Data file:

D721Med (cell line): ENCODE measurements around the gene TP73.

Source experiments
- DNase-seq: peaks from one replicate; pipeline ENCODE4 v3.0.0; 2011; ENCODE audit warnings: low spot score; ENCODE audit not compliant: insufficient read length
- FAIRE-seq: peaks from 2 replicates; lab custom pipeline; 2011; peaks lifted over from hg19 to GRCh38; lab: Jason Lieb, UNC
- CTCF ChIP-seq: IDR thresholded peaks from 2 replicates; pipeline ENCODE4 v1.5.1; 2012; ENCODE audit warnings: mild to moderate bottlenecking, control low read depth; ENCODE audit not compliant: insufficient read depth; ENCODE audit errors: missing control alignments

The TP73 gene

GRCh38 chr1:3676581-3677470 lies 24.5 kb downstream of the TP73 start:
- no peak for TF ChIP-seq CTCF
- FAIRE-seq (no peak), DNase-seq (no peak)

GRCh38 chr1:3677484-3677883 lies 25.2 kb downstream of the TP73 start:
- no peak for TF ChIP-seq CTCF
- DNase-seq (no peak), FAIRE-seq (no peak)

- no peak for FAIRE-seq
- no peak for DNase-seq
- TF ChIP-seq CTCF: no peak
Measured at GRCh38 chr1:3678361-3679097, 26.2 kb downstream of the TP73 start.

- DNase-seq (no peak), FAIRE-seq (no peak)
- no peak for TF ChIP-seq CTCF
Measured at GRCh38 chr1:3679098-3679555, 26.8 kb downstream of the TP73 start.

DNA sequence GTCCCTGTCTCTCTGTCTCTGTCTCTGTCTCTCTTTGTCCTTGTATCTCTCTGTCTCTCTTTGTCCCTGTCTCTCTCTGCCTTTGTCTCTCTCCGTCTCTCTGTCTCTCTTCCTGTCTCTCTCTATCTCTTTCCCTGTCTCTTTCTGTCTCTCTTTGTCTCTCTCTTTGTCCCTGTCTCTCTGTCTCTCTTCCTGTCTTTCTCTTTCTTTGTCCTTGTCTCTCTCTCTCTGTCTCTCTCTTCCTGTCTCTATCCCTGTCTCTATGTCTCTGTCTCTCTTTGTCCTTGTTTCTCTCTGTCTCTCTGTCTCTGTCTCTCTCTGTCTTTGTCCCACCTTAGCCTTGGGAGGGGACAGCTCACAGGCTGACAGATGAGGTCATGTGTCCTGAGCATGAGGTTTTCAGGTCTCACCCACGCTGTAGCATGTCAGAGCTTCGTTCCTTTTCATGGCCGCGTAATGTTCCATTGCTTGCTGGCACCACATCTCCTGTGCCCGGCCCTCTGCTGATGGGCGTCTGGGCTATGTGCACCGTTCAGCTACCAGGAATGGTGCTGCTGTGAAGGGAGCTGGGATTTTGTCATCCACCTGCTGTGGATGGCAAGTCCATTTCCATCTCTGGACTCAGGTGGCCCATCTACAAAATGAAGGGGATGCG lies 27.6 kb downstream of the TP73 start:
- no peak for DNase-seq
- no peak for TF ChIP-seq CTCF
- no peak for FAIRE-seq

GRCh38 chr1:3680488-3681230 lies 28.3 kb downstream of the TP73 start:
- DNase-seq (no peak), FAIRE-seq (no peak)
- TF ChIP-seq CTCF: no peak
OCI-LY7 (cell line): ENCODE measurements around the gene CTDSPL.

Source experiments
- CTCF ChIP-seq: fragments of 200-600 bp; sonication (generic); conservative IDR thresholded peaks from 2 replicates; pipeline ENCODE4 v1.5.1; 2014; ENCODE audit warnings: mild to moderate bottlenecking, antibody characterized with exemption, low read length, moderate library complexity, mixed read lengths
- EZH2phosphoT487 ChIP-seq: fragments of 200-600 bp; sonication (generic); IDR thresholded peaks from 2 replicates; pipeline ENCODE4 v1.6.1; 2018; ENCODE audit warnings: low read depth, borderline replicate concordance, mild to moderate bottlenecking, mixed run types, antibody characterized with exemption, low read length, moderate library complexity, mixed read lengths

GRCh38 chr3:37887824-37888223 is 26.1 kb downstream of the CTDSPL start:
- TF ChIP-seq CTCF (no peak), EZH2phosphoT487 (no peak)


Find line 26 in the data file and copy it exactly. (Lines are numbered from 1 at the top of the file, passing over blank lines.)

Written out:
- TF ChIP-seq CTCF: no peak